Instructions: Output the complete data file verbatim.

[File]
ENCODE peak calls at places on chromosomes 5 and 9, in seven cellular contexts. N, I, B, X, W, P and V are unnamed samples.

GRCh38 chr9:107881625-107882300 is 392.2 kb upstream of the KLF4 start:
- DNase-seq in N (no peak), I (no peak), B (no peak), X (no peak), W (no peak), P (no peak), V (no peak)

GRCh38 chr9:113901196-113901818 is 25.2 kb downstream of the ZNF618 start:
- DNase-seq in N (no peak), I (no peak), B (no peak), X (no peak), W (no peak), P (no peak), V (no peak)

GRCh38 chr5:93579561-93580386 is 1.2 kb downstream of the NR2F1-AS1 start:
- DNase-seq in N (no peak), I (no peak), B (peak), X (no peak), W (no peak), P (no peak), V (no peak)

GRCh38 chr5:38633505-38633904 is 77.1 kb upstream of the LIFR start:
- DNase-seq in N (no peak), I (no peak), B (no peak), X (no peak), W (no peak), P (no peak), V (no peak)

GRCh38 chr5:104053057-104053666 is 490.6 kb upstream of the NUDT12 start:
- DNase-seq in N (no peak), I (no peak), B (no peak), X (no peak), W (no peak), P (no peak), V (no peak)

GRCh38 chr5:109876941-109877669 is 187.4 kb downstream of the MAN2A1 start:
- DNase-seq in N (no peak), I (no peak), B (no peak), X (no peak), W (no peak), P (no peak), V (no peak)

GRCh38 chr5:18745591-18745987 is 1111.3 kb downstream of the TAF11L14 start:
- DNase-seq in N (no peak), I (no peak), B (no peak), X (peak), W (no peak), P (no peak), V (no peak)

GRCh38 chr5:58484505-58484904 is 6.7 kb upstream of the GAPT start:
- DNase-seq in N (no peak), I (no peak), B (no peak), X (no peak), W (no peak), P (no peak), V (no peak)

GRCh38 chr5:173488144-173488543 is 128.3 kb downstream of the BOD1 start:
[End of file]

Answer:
ENCODE peak calls at places on chromosomes 5 and 9, in seven cellular contexts. N, I, B, X, W, P and V are unnamed samples.

GRCh38 chr9:107881625-107882300 is 392.2 kb upstream of the KLF4 start:
- DNase-seq in N (no peak), I (no peak), B (no peak), X (no peak), W (no peak), P (no peak), V (no peak)

GRCh38 chr9:113901196-113901818 is 25.2 kb downstream of the ZNF618 start:
- DNase-seq in N (no peak), I (no peak), B (no peak), X (no peak), W (no peak), P (no peak), V (no peak)

GRCh38 chr5:93579561-93580386 is 1.2 kb downstream of the NR2F1-AS1 start:
- DNase-seq in N (no peak), I (no peak), B (peak), X (no peak), W (no peak), P (no peak), V (no peak)

GRCh38 chr5:38633505-38633904 is 77.1 kb upstream of the LIFR start:
- DNase-seq in N (no peak), I (no peak), B (no peak), X (no peak), W (no peak), P (no peak), V (no peak)

GRCh38 chr5:104053057-104053666 is 490.6 kb upstream of the NUDT12 start:
- DNase-seq in N (no peak), I (no peak), B (no peak), X (no peak), W (no peak), P (no peak), V (no peak)

GRCh38 chr5:109876941-109877669 is 187.4 kb downstream of the MAN2A1 start:
- DNase-seq in N (no peak), I (no peak), B (no peak), X (no peak), W (no peak), P (no peak), V (no peak)

GRCh38 chr5:18745591-18745987 is 1111.3 kb downstream of the TAF11L14 start:
- DNase-seq in N (no peak), I (no peak), B (no peak), X (peak), W (no peak), P (no peak), V (no peak)

GRCh38 chr5:58484505-58484904 is 6.7 kb upstream of the GAPT start:
- DNase-seq in N (no peak), I (no peak), B (no peak), X (no peak), W (no peak), P (no peak), V (no peak)

GRCh38 chr5:173488144-173488543 is 128.3 kb downstream of the BOD1 start: